It’s been one of those years to say the least. The sort where it feels like everything is against you, or where there are so many hills and valleys you feel dizzy.
How can you bounce back? By learning the fine art of resilience.
It doesn’t mean you don’t get upset by difficult experiences. Feeling nothing is usually maladaptive, and a sign you are repressing emotions or dissociating. Emotional upset is actually a healthy response to bad news.
Resilience sees you cope despite being upset. You navigate life, it doesn’t navigate you.
So in summary, resilience isn’t:
But resilience is:
The bad news is that some people are naturally more inclined to be resilient. They are born with a set of personality traits that makes them more buoyant in a flood, so to speak.
And other people are better at bouncing back as they were taught to be resilient growing up. Their parents modelled how to do so, or encouraged them to rise above difficulty instead of over identify with it.
The good news is that resilience can, however, be learned. It’s a skill, and with the right amount of practise and persistence you can very much up your bounce back game.
And don't feel too bad if you aren't a natural at resilience. Recent research found that resiliency in the general population was previously overrated when it comes to things like unemployment and divorce.
Positive psychology suggests one way to up our resilience is to shift our perspective.
Martin Seligman, seen as the father of positive psychology, created the ‘3 P’s model of resilience’. The three ‘P’s’ being the three main emotional reactions we can have in the face of stress: personalisation, pervasiveness, and permanence.
This means we make everything our fault and load ourselves with blame. It’s hard to bounce back if we feel like a terrible person who causes bad things.
Instead, remember difficult things happen to everyone. It’s the way life is.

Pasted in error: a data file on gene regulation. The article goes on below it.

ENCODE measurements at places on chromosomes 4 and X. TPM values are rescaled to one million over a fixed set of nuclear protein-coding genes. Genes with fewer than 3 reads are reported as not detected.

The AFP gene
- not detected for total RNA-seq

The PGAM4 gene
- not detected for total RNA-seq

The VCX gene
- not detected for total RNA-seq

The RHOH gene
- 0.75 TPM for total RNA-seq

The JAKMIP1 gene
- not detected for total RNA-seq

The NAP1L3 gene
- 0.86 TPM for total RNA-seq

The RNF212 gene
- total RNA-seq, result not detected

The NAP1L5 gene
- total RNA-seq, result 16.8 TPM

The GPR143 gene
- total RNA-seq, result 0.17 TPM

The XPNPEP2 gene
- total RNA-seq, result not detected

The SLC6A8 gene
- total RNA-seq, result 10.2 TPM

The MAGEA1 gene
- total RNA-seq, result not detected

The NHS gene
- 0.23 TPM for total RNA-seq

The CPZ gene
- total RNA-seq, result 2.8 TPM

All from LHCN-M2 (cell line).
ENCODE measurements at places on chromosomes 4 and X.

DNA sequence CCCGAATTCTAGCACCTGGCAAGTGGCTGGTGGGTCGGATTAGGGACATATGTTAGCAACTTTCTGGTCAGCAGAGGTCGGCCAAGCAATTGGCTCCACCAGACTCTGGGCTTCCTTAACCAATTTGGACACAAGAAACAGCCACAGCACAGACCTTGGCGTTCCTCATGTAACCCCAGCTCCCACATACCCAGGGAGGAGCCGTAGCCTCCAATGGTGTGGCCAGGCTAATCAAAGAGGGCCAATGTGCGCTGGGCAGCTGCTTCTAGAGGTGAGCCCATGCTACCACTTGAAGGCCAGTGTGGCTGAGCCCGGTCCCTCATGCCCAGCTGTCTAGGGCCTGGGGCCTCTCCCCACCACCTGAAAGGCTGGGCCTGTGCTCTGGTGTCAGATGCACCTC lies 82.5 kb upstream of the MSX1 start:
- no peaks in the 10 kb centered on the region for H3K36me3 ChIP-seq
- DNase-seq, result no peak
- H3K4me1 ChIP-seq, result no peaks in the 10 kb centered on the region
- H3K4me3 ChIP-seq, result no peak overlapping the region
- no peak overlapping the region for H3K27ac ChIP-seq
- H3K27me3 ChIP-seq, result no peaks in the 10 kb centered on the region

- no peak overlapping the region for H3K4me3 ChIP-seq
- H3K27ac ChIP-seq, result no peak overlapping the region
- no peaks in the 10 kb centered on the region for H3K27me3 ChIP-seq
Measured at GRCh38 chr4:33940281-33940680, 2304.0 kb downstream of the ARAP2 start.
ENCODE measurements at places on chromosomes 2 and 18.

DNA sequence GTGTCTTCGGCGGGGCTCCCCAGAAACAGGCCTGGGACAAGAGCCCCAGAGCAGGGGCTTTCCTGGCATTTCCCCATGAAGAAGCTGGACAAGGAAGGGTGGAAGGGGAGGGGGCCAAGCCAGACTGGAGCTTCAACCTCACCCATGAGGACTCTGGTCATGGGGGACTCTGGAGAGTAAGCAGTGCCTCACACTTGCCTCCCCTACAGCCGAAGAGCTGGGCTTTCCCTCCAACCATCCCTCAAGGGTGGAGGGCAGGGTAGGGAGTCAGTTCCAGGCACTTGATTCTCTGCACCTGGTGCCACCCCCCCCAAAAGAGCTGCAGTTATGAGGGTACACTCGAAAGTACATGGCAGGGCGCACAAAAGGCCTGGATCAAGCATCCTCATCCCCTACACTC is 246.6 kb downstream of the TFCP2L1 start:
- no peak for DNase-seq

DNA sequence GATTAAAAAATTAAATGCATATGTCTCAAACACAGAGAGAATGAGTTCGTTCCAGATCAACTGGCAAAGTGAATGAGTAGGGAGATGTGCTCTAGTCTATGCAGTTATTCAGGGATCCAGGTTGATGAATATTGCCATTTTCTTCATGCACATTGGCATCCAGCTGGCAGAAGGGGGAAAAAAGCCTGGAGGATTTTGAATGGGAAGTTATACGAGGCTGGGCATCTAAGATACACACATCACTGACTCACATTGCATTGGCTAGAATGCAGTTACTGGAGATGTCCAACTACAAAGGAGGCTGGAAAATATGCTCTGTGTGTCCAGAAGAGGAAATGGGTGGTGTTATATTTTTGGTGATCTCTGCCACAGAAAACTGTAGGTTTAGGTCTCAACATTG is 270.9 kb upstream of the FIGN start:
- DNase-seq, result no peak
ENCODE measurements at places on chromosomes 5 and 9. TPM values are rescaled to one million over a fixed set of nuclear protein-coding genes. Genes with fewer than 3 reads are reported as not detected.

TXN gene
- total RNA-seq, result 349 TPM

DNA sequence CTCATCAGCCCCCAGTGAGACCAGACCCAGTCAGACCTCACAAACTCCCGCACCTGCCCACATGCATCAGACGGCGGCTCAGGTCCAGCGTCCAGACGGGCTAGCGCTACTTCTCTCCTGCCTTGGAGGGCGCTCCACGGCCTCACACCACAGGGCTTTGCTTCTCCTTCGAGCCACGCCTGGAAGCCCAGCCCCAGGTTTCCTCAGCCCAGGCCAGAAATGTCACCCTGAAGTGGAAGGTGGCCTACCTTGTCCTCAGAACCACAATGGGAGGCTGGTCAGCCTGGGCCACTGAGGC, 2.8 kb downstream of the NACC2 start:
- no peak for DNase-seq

Pervasiveness sees us let one bad thing affect our entire life through negative thinking. For example, we lose our job and decide our partner will leave us, nobody will like us anymore, and we’ll end up poor. These are actually assumptions that leave us so depressed we don’t see our way forward.
The truth is that we could just as likely attract another job that pays more and makes life better.
We let a challenging life experience make us believe everything will always be terrible. This sort of thinking stops all planning and brainstorming in its tracks. It causes resignation.
Most change is only for a season until life moves on in another direction. We need to be open to seeing that new direction.
There are many theories on the core components of resilience. Popular 'pillars' include:
Knowing we aren't alone in the world helps us keep going. Are you spending time with people who you can be yourself around? Feel supported by and can support in return?
When life feels worth it we want to continue. Have you worked at knowing what your personal values are? Are you making choices in life that match your values? Instead of going against yourself?
We are more resilient if we know how we work and what helps us feel better. Do you invest in understanding yourself? Take time to tune in to your own needs and wants?
We can't change the past or future but only the present. Are you able to be in the here and now, and sit with what you feel? Or are you always blaming the past or holding yourself up to an unrealistic future?
The fastest way to bounce back is to cut ourselves some slack. Can you stop blaming yourself and start treating yourself like a friend? Appreciate all your effort and good intentions?
We might go faster alone, but we go farther together. If you aren't able to navigate something, can you gather up your courage and reach out for help?
Need help with resilience? Book a therapist you like at a price you can afford and start bouncing back better.
Andrea M. Darcy is a mental health and wellbeing expert, with training in person-centred counselling and coaching. Find her on Instagram @am_darcy